Then there was alu posto that I cooked – ginger, panchphoron, chillies tempered in mustard oil, cubed potatoes salt and hint of turmeric added to this and then crushed posto soaked in water added to it, laced with mustard oil at the end. Chingri malai curry, this time with mustard oil which gave it a golden hue. The prawns quite juicy at the end. I hate it when restaurants over-cook prawns. The other dish was kosha mangsho which I cooked in ghee rather than mustard oil. About two hours of cooking in the afternoon in total.
Desserts were mishti doi from Sweet Bengal which everyone just loved and rasgullas and gulab jamuns which our other guest brought for us along with many gifts.
The verdict from the judge of Iron Chef and The Next Iron Chef?
Well, this is what Simon had to say on his facebook page on the food:
“A lovely Bengali meal prepared for us at the home of my chum Kalyan Karmakar (@finelychopped) last night, and so good to finally meet another online friend, Manisha (@sassyfork). Lots of great food, but I think my favourite dish was the Aloo posto, a dish made with potatoes and poppy seeds”
I must admit that I was a tad nervous when I cooked and was over the moon to see our guests make 2,3 and even 4 trips to where the food was served to refill their plates. This is why one cooks after all.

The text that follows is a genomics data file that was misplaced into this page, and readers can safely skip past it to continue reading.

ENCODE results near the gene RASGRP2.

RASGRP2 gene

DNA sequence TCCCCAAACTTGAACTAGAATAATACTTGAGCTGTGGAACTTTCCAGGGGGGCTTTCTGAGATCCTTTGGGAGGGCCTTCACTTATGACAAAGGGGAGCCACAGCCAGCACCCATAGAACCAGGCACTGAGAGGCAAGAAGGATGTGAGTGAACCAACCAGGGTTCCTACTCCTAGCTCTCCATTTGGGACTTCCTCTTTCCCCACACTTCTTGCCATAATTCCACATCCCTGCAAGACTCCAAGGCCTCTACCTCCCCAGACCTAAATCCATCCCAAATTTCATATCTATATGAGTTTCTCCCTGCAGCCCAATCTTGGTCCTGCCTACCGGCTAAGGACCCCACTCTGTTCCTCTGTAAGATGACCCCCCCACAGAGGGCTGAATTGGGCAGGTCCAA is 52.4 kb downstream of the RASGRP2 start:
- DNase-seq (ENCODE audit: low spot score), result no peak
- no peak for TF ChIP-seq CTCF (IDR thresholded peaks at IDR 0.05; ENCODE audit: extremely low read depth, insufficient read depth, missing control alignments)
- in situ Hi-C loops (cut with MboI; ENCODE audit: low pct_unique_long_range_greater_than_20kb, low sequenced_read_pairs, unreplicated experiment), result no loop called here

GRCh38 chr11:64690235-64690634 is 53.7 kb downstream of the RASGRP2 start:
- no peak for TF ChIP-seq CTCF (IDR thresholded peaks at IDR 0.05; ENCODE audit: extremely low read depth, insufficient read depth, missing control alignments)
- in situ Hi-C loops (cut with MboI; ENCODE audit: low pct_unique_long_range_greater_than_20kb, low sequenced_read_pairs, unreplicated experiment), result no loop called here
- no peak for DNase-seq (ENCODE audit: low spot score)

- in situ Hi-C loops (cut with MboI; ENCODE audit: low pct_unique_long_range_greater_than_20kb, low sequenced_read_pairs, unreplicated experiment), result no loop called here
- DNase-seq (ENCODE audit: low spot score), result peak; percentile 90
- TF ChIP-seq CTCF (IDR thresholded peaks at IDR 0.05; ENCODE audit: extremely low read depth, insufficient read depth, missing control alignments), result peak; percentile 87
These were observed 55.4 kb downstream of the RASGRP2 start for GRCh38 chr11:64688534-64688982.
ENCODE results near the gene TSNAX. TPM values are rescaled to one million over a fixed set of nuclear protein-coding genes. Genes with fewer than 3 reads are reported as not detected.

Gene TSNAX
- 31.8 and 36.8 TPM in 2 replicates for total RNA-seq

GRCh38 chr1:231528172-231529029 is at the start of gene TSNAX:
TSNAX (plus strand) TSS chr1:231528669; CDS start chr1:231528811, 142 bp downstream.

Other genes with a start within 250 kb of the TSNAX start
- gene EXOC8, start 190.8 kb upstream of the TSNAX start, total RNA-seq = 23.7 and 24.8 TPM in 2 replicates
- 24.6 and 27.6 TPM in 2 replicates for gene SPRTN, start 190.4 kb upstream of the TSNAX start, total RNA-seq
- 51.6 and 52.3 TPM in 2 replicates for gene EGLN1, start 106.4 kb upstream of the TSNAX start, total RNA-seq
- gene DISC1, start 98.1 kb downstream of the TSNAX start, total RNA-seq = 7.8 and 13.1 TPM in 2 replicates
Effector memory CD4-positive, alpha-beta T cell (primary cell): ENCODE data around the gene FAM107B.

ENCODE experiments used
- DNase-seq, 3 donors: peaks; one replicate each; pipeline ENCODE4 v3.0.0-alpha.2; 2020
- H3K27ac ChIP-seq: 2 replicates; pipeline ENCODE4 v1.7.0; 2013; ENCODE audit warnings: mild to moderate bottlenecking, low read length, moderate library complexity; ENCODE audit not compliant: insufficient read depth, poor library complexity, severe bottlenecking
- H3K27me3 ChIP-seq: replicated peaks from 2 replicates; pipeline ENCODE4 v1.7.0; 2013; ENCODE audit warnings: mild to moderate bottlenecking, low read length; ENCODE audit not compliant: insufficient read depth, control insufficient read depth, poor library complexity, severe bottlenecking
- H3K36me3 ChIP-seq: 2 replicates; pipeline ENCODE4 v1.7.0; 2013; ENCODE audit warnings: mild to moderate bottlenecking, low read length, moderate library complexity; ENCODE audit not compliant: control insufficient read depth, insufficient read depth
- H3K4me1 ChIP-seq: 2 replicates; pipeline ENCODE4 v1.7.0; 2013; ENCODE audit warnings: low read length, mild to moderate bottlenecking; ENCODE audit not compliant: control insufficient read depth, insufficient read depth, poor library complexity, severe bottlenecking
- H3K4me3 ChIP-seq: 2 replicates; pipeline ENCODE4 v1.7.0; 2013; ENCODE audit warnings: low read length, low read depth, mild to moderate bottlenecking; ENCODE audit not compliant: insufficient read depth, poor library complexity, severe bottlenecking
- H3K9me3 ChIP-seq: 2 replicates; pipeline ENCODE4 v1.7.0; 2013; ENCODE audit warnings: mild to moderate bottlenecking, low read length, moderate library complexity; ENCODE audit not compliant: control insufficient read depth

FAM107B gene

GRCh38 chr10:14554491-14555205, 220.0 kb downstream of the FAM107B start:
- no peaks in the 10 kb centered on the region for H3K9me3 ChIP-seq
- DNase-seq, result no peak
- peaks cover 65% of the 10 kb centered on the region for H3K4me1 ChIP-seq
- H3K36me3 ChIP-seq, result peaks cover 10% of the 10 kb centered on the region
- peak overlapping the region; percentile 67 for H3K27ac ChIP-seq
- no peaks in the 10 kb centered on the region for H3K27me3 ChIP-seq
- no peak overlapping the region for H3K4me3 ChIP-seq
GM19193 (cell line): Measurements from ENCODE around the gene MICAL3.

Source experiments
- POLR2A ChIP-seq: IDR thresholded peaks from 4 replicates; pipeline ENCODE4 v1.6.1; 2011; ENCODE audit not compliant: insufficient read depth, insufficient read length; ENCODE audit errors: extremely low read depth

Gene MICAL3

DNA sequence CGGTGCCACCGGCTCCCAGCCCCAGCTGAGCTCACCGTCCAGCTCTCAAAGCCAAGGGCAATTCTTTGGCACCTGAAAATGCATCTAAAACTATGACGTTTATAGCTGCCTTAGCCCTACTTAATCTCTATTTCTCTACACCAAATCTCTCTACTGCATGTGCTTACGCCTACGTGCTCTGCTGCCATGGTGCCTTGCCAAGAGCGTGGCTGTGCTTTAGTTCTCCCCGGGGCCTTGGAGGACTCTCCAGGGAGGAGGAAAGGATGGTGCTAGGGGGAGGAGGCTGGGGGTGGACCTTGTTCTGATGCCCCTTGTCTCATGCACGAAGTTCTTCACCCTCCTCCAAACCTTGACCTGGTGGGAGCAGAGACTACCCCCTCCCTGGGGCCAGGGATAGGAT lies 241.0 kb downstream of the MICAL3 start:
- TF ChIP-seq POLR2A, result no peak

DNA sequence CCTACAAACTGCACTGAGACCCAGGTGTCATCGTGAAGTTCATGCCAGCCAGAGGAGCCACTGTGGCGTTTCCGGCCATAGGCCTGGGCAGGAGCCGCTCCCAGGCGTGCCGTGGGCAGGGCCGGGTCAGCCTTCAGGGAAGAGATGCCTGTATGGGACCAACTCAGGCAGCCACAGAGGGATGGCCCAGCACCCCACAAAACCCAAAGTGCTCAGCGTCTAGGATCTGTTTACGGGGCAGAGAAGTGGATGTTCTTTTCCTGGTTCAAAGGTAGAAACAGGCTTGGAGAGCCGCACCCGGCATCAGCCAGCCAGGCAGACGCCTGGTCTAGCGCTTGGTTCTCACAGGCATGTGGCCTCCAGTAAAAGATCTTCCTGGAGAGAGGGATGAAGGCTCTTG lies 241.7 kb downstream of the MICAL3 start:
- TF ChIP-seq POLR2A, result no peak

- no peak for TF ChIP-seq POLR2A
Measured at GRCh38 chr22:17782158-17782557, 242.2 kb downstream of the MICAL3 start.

Like all true stars Simon is very honest, very self deprecatory, no chips on his shoulder, in fact he makes you feel like a hero though it is the other way round.
Indulge me a bit, I know this will sound vain, but I just have to share what Simon put on his facebook page after our Bohri Mohalla walk.
“Terrifically pleased to finally meet with India's foremost food blogger, Kalyan Karmakar (@finelychopped) tonight as he showed us around the Muslim Bohri Mohalla area of Mumbai. Top dishes were char grilled Khiri (cow udder) and strawberry ice cream from Taj, a place that has been making it the same way for 120 years. A truly enjoyable evening”
Somebody pinch me and pinch me really hard.
Thanks Simon. You are the man.
And I am still celebrating.
This Bohri Mohalla walk got me thinking, do you think there would be folks interested in walks like these? Internationally, city walks are big and they are slowly coming up in Mumbai too. Would be fun to do food walks in places I love eating …Bohri Mohalla, Fort, Colaba…wonder if people would be excited…winter would be a good time to explore these trails of food…do write in…would a Finely Chopped Walk be of interest? Maybe for once I should see an idea through?